the processions de hambre, aching men whose ears deafened from the thud
              of ferrocarriles. Coursing through countless ranchos.
              Los hombres paran pa’ver que nos caiga.
              Cada municipal, el sacerdote nos avisa cuántos han muerto.

Amidst the gaping anchormen, él sigue,
              “Entré por Reynosa, 1952. 11 years old.
              Nos trasladaron en trailers como papas.”

Meanwhile, the truck selling gas tanks
toca its same Sonora Dinamita track,
drowning Raymundo’s confession with a cumbia potpourri beat.
              “El gobierno estadounidense nos llamó a picar algodón, chile, tomates, cebollas.
              Los contratos eran en inglés. Tres meses, 30 cents an hour.”

Baldo stares at the ground, stepping on the small weeds in between the concrete tiles.
              “Y pues, entonces…They. Naked us. And spray us with DDT.
              They take our blood. With. serin-. Sirin- Syringes.”
He slaps his forearm to show the needle’s entry.
              “¿Mmm, pues qué más les puedo contar?
                          Vivíamos en barracas.”
Raymundo chants behind the file of men, until one of the crew notices.
              “El gobierno no nos ayuda.”

The women shuffle from church, covered in black and gray rebozos.
Raymundo grabs the front of his black jacket,
staring at the tall cross, then back to the ginger-bearded cameraman.
              “Nomás si pudieran.” He grunts in frustration.
              “Pay fur us.                 What they owe.             Is fair?”

They march. I march. 50 years. Cincuenta. Sin cuenta años.
              Pasaron. I want. To be. Counted.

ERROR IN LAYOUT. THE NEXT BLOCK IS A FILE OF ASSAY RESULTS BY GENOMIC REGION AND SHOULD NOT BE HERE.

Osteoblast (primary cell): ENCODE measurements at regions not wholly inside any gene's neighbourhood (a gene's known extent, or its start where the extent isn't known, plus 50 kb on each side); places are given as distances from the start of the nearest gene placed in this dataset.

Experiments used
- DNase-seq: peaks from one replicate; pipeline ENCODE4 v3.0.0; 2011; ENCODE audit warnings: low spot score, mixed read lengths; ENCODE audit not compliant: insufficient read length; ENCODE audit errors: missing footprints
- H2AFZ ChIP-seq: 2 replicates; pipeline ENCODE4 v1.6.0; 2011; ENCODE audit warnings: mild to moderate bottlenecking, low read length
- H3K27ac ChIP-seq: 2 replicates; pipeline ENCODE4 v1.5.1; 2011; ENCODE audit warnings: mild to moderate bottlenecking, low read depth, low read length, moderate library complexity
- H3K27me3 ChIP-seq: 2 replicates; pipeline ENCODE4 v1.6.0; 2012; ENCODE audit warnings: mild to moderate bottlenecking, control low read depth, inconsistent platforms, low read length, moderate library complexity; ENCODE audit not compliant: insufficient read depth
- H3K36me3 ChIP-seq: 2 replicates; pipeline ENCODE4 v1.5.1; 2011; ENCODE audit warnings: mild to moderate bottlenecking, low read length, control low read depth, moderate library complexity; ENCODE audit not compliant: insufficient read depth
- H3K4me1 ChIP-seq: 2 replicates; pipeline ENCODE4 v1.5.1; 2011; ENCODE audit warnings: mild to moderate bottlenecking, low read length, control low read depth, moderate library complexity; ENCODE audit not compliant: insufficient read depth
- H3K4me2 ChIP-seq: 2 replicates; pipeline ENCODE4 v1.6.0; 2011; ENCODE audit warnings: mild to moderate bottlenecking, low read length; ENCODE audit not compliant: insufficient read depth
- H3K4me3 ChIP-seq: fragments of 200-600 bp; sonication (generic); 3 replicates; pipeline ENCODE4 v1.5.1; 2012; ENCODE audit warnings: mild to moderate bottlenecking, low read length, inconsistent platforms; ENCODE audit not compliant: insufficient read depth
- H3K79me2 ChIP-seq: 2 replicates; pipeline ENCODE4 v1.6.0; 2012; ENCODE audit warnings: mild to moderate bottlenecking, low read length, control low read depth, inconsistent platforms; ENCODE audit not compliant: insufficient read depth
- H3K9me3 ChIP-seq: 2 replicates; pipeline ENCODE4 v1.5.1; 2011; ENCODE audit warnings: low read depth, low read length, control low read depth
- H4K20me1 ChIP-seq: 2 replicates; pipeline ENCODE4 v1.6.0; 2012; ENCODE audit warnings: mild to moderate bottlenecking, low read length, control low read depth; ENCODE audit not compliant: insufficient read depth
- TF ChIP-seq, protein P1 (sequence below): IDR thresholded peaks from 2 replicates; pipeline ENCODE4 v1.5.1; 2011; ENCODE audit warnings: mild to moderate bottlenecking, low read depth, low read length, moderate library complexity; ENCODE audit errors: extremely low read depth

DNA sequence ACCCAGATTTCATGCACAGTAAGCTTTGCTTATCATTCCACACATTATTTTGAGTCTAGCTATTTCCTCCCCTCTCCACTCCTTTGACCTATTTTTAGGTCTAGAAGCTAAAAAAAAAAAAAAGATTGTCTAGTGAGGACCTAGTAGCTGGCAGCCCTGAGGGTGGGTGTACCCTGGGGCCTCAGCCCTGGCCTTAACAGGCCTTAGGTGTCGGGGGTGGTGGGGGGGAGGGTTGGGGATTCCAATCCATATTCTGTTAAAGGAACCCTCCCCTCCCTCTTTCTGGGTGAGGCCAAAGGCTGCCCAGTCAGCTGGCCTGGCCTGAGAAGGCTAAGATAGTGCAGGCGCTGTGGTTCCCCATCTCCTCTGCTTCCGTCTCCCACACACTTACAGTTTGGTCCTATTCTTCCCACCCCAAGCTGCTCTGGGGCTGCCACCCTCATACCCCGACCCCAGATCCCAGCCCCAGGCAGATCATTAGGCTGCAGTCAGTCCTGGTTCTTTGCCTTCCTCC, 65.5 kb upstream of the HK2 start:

My name. Take our retrato. Pic-ture. Mis huesos. Before I go.
              So I leave. My kids. Something.

They march. I march
              Somos cinco millones.
              Éramos cinco millones.

They march. I march. Ahora sombreros cuelgan sobre panteones chacos.
              Stump graves.
                          Por eso andamos peleando.

They march in México. I march in América.
They, I, marched when
              Tijerina falleció, when César’s stomach caved in,
              when La Virgen wept in the field conmigo,
              when las uvas quemaron mis pulmones,
              when Western Union starting using E-Verify.

They march because
              yo marcho,
              ellos marchan,
              nostros marchamos,
              nostros macharemos.

They march.       They march.                            They march.                                        Marcharán!

English Translation of "Body Count"

Photo of Antonio Lopez

Photo of Antonio Lopez

Raised in the San Francisco Bay Area, Antonio Lopez received a double B.A. in Global Cultural Studies (Literature) and African-American studies from Duke University (Class of 2016). He’s an inaugural John Lewis Fellow, a recipient of Rudolph William Rosati Creative Writing Award, and a finalist for the 2017 Nazim Hikmet Poetry Prize. In 2017, he attended the Yale Writer’s Conference, the Santa Barbara Writer’s Conference, as well as awarded the Lucille Clifton Memorial Scholarship to attend the 47th annual Community of Writers at Squaw Valley. His nonfiction has been featured in TeenInk, The Chronicle, PEN/America and his poetry in After Happy Hour Review, Gramma Press, Somos en Escrito, Electica, Cosmonauts Avenue, storySouth, Grist, Digging through the Fat, Hispanecdotes, La Bloga, Acentos Review, Sinking City, What Rough Beast, By&By, Permafrost, Track//Four, the American Journal of Poetry, and others. He is currently pursuing a Master in Fine Arts (poetry) at Rutgers University-Newark.